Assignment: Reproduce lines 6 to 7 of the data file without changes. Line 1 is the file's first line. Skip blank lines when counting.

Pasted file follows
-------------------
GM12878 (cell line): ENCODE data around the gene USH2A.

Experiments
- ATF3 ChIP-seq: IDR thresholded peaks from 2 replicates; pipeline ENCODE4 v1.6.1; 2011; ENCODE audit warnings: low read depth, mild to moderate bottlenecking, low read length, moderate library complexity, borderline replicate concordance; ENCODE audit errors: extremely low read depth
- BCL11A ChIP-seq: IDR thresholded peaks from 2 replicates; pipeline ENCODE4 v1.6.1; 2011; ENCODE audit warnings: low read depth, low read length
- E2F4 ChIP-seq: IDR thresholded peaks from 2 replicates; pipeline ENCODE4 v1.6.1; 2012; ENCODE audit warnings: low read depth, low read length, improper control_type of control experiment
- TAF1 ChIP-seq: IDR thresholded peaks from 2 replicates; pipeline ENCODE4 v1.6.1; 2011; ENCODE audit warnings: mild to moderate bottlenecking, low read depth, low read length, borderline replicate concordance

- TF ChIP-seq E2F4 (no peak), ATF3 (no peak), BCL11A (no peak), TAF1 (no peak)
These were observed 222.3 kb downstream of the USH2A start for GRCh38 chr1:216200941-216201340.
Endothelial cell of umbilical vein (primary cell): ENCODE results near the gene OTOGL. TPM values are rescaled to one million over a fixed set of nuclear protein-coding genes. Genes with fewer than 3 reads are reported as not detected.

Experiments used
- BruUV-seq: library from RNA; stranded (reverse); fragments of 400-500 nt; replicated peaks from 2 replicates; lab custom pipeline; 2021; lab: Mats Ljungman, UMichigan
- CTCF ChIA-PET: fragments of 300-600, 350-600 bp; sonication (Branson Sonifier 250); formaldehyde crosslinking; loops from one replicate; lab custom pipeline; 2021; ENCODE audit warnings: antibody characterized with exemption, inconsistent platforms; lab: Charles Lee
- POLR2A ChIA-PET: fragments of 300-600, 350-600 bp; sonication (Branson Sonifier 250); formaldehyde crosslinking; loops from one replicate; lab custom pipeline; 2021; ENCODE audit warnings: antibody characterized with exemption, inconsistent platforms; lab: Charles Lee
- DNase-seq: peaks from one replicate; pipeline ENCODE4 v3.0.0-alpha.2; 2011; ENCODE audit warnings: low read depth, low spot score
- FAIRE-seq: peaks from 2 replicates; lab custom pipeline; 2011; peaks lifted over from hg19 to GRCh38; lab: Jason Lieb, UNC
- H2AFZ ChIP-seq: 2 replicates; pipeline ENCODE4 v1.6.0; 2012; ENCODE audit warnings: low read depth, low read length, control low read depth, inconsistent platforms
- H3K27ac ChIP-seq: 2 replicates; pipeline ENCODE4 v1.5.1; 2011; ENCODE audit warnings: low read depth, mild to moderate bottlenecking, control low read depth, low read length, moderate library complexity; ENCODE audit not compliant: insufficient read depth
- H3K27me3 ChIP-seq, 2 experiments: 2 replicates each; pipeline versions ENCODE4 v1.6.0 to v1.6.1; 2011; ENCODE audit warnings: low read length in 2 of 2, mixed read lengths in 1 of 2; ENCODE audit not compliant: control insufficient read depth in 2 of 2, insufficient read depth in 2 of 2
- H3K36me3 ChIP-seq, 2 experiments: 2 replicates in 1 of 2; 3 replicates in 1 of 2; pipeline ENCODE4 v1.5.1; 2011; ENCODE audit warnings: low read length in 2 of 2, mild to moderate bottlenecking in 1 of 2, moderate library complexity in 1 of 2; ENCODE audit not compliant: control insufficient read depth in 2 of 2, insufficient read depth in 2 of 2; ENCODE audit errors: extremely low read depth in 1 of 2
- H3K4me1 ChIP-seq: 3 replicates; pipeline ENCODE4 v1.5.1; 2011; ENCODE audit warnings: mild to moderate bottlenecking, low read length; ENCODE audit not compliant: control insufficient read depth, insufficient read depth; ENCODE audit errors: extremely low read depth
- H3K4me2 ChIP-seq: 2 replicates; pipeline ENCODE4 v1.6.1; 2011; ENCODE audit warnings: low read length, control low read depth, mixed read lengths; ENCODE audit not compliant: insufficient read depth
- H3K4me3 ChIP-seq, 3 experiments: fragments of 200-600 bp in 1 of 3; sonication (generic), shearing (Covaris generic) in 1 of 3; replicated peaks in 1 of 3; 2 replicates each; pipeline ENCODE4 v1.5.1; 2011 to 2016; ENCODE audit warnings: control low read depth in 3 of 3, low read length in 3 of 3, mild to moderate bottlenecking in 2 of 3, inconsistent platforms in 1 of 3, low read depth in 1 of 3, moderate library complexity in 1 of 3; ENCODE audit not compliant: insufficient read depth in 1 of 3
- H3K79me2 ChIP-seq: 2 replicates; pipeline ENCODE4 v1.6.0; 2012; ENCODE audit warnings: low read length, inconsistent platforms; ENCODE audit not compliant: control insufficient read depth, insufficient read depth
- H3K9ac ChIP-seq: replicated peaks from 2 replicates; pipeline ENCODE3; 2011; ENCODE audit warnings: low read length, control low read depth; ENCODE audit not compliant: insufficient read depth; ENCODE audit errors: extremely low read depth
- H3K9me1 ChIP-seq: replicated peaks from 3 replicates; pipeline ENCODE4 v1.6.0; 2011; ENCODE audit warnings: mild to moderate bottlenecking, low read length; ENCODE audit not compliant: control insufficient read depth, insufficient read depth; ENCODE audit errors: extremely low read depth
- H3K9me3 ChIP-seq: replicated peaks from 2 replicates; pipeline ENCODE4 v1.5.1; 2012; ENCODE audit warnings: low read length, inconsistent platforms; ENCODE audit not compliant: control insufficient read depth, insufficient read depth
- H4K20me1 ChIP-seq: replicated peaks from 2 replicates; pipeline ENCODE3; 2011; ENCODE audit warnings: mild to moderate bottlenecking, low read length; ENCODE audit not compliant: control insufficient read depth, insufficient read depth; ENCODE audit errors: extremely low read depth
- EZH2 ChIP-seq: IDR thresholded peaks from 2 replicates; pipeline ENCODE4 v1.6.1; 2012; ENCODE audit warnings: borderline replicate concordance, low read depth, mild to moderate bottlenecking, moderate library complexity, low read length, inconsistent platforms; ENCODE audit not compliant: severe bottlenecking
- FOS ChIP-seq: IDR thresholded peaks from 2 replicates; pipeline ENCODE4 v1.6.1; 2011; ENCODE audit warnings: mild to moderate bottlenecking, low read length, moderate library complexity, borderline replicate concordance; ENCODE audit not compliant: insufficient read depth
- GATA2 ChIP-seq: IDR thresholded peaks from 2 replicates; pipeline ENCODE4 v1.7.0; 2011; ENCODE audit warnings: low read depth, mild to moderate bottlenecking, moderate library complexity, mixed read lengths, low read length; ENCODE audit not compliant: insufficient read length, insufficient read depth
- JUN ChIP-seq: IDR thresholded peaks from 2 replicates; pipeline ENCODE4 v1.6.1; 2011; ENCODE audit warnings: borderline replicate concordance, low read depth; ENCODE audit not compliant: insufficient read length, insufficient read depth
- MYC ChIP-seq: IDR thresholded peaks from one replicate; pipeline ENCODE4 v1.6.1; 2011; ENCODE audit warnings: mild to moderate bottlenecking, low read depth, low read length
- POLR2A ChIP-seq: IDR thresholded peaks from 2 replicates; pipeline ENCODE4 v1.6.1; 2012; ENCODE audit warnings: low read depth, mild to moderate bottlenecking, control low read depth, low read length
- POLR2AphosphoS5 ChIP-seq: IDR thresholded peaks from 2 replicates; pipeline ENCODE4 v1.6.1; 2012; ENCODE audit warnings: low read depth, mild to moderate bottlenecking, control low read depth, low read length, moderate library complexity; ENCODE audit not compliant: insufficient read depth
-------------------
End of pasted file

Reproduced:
- TAF1 ChIP-seq: IDR thresholded peaks from 2 replicates; pipeline ENCODE4 v1.6.1; 2011; ENCODE audit warnings: mild to moderate bottlenecking, low read depth, low read length, borderline replicate concordance

- TF ChIP-seq E2F4 (no peak), ATF3 (no peak), BCL11A (no peak), TAF1 (no peak)